Good practice in inclusive field work

  • Prior planning

    SENDA commits us to planning ahead to avoid discrimination.

    • Curriculum design

      • What are the learning outcomes? In what ways does the field work match the intended outcomes? It is common for field work to have a rather hearty yomping ethos – e.g glaciation can only be studied up the steepest mountains….but can you design a less inaccessible trip which meets the explicit outcomes without also imposing implicit requirements of high levels of physical fitness?
      • Can you build in field work which draws on the full range of experiences in your students? In social sciences, can you draw on the variations within your students to encourage peer learning e.g. by using student autobiographies to encourage reflection on how their individual lives illustrate aspects of social theory? 
    • Preparation for field work

      • Can you build in prior training in field work skills which will allow all students to make best use of their time in the field? For example offering some elements of a virtual field trip to help students with the basics of identifying rock samples by a simple set of diagnostic questions. This may be of special value to a student with a hearing impairment, who may not be able to hear clearly out in the wind, but it will add to the experience for all students.
      • Do the dates of the trip clash with important religious festivals? This can easily be checked by referring to a calendar which includes dates for future years.
    • Transport and field work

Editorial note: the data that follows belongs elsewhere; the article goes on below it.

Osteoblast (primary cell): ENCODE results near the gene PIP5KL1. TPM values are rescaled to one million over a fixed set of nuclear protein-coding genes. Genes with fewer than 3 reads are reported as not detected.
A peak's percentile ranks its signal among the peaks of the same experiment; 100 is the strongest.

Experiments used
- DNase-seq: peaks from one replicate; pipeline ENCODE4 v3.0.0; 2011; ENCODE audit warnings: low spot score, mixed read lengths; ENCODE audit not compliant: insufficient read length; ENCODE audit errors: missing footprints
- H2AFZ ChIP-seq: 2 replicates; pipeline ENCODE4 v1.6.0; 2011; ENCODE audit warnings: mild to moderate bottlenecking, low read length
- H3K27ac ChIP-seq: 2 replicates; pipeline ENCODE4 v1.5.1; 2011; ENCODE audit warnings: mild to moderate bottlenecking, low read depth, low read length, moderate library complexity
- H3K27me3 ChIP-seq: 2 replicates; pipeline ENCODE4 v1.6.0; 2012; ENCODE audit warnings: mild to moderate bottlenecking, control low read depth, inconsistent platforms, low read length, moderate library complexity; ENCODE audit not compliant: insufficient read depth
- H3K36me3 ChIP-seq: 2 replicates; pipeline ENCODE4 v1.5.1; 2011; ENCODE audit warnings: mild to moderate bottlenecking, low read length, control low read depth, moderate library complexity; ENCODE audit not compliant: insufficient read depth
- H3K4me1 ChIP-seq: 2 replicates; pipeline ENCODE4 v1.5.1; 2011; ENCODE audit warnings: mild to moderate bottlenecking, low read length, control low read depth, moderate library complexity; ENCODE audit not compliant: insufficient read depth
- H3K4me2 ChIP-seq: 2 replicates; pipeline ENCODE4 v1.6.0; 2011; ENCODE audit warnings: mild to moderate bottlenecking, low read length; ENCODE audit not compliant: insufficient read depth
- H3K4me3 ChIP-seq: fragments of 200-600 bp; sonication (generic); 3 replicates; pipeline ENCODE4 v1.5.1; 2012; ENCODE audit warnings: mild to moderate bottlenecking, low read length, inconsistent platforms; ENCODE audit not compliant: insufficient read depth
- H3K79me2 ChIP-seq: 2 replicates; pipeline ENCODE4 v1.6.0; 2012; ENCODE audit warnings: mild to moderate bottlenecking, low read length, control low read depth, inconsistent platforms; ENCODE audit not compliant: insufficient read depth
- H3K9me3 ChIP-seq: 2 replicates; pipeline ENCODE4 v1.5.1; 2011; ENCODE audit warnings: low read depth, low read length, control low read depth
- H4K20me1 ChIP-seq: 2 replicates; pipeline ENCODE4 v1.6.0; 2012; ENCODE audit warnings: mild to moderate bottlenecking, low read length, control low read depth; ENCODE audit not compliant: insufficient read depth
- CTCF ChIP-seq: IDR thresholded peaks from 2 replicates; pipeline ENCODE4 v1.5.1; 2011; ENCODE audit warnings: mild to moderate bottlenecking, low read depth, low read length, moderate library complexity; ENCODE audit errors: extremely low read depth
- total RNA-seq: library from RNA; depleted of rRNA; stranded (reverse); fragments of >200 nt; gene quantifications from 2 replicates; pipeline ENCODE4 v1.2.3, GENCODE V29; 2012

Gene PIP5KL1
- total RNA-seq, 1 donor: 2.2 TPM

• Do you know whether the transport you use is accessible to students with mobility impairment? You should check with the students concerned about what their needs are, and whether or not they have specialised transport. 
    • Accommodation for residential trips

      • Check before hand about wheelchair access (including bathroom facilities), alternative alarm systems (for students with hearing impairment), ease of access for students with a visual impairment (including guide dog acceptability)
      • Will there be support worker(s) travelling with the student(s)? Is the accommodation appropriate e.g. in relation to privacy?
      • Is it impossible to make a trip accessible without losing essential learning outcomes? SENDA doesn’t insist that we do the impossible: there may be some elements which simply can’t be made available, but we do need to be able to justify them, and to offer some alternative if assessment is involved in the field work.

    Some sources of information and examples of good practice